When Hines Ward announced his retirement from football after 14 seasons, his name became worthy of a hashtag, or #, marking it as a trending topic on Twitter. Whether it’s Dancing with the Stars, #DWTS, #RyanSeacrest or #ChurchyBusinessNames, it won’t become a trend if it doesn’t have that hashtag. Back in 2010, around 11 percent of tweets were marked with the hashtag.
In 2007, Chris Messina, not the actor, was rejected by Twitter executives when he proposed that hashtags could be used in this way. He even issued the first Tweet with the symbol. But they thought it was too geeky. Undaunted, Messina persevered with the hashtag, mostly alone. At his suggestion, people began using it to tweet about the 2007 San Diego forest fires. Soon after, the hashtag got its big break thanks to an attempt to keep congress in session to vote on an energy bill – #dontgo.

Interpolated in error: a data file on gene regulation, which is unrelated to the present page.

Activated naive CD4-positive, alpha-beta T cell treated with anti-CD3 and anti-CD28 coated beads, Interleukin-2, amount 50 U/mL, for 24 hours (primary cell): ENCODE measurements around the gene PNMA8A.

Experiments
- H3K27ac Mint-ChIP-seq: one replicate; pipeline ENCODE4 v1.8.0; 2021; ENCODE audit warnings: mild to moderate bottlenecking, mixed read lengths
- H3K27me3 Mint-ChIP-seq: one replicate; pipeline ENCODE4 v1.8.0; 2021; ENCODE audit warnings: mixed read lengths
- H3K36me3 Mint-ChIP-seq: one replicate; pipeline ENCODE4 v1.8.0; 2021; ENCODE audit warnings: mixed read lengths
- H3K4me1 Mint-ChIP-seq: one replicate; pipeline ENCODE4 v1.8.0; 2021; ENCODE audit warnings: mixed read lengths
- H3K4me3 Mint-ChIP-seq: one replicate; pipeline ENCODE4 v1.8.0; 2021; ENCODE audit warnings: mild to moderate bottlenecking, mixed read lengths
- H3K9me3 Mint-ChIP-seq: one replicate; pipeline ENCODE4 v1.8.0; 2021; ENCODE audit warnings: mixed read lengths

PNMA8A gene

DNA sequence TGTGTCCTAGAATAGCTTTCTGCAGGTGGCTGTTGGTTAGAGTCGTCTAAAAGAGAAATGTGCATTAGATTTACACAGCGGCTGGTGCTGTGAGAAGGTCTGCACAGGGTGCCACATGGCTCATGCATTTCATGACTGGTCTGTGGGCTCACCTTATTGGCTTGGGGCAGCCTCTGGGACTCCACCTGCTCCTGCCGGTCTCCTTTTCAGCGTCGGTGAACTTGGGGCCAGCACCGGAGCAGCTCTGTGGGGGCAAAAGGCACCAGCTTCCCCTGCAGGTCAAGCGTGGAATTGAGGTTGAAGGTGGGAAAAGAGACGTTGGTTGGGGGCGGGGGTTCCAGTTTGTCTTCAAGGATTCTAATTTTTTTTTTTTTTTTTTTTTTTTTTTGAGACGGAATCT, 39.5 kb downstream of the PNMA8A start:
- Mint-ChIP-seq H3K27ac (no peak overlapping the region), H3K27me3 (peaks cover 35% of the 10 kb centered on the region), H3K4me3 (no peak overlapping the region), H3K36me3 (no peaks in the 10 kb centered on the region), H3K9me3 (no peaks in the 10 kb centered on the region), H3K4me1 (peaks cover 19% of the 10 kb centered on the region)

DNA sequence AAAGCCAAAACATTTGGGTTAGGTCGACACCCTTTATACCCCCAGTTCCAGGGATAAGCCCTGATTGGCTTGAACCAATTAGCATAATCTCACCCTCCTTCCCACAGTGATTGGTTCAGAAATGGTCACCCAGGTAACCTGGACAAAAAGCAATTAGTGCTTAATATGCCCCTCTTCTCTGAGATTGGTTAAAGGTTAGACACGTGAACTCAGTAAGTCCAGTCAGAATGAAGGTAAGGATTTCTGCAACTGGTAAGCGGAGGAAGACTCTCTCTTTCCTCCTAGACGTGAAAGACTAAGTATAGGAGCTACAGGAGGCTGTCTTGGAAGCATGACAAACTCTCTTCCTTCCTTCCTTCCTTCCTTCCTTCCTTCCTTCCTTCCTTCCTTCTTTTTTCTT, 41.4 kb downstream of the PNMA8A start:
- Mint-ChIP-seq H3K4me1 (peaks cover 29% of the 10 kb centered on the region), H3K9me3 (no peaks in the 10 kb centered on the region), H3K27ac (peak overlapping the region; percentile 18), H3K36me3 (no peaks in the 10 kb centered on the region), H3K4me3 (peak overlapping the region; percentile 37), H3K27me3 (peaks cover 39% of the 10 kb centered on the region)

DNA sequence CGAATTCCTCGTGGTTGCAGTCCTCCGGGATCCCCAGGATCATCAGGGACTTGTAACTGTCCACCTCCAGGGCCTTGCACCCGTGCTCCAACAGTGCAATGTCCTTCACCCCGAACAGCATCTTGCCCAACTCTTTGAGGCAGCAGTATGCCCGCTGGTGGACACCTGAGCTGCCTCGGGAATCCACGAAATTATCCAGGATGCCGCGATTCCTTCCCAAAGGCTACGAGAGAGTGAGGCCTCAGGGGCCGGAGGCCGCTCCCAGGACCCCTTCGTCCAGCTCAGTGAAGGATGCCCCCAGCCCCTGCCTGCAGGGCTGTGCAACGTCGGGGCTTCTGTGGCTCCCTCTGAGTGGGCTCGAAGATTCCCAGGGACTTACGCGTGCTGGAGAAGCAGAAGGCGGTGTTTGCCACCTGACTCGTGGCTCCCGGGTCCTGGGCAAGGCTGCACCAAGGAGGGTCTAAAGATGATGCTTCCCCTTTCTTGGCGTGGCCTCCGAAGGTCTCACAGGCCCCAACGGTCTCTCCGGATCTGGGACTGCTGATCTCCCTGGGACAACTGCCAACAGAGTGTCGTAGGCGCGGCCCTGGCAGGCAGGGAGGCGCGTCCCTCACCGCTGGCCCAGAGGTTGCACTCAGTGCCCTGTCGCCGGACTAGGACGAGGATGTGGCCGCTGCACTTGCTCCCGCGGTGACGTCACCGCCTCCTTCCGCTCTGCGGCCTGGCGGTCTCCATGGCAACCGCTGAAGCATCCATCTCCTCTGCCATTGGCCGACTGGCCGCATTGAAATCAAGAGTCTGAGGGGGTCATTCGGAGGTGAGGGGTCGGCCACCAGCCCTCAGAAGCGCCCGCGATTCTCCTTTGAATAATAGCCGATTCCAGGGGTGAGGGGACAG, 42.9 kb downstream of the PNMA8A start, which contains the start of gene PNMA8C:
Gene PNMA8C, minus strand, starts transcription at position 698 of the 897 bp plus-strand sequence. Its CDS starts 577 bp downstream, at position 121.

The symbol was originally known as the number sign. It was also called a “hash mark” in the Commonwealth. Around here it’s known as the “pound” sign because printers once used a similar sign to indicate pounds in weight. Across the pond in the U.K., the pound sign is £, for their currency. The official name of the hashtag is the octothorpe because it has eight points. Along the way some have called it the tic-tac-toe sign.
We can credit the folks at Bell Labs for popularizing the octothorpe symbol when they added it to telephones in the 1960s. They needed two extra keys for touch-tone dialing. Sadly only people of a certain generation might remember touch-tone dialing – or was that touch-tone punching? Incidentally, the other key from Bell Labs is the asterisk or “star” key. No one definitively knows the origin of the word “octothorpe.” One story says that someone from Bell Labs coined it as a tribute to an athlete named, Jim Thorpe.